In Aftermath Jean-Paul Valley realises that he's a person like everyone else in the end. In The Tempting Black Condor must choose whether he wants to be a hero and in Deja Veiws Zero hour makes it's presence felt on four time related villains.
Alan Grant is a very skilled writer, having crafted Rosemary's Baby the most sympathetic Azrael-Batman story, and here he succeeds in creating sympathy for a character who is more hated by Bat-fans than Joel Schumacher. Grant pulls no punches and doesn't conveniently forget anything, he uses the homeless people around Jean-Paul and their stories to show that he isn't all that differant from them.
The Black Condor story was uninteresting seeming to be just a late manifestation of the "Dark Hero" fad, Deja Views however showed promise. Taking the reaction of four time based villains to Zero Hour was very interesting, especially because they were such lame villains it also gave us the perspective of some one who was experiancing the Zero Hour event first hand and the use of the fading and blank pages emphasise that the universe really is being erased.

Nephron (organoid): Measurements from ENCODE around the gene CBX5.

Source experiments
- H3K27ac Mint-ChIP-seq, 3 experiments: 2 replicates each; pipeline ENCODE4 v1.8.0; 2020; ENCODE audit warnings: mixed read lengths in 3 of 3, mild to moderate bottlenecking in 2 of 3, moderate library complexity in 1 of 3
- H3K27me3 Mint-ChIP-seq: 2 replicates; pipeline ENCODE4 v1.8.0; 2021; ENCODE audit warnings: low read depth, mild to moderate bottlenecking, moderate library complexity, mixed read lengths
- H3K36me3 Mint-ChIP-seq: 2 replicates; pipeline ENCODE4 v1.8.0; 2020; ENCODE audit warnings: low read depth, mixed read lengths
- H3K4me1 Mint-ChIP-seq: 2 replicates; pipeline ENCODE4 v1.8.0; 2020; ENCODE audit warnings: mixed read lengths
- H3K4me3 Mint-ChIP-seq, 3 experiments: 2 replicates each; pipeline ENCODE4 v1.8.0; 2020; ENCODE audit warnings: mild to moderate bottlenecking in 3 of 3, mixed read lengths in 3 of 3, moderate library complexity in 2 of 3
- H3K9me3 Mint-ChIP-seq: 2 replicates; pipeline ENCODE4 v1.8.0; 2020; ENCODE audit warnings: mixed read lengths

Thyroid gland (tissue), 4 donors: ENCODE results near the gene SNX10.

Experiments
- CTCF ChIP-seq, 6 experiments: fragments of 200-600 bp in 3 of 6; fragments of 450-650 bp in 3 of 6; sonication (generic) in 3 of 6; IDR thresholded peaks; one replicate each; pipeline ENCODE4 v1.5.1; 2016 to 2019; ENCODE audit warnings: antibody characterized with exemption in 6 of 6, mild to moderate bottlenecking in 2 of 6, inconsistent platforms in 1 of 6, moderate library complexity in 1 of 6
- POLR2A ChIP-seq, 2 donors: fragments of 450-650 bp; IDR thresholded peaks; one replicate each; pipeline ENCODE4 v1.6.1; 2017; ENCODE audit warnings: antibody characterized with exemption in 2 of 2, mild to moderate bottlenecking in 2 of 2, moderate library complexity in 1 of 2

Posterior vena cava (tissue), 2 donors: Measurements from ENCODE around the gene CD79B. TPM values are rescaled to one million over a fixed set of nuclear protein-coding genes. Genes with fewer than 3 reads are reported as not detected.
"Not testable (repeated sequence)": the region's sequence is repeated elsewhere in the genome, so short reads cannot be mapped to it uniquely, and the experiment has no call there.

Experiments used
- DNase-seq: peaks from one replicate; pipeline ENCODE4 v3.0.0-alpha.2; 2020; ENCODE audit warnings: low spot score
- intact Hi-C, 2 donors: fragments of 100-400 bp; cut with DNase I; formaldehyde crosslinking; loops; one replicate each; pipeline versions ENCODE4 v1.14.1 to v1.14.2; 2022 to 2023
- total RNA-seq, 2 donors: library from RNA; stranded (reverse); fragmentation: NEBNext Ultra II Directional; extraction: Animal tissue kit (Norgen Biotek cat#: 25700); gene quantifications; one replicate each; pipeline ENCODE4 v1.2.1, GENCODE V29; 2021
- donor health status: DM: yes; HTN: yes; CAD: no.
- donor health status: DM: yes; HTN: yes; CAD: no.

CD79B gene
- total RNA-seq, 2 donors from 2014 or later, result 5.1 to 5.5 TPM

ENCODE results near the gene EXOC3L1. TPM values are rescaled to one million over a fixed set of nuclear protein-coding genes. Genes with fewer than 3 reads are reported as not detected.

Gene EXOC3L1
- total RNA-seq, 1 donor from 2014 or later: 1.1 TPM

There was only one reason I bought this book, in fact I bought it before I knew there was an ongoing (there's a complicated story behind this but you don't need to know it). I was just begining to collect comics seriously after reading Batman and Superman reprints in my earliest years and reading sporadic parts of the Knights Trilogy. I found that I really was interested in Azrael waiting for an ongoing I equaly like Bruce and Jean-Paul as Batman for differant reasons but I knew that untill Bruce gets too old to throw a Batarang he'll remain Batman.
This issue is and always will be one of the best Azrael stories published it nicely fills the gap between Knightsend and Prodigal you need this issue to be a true Azrael fan.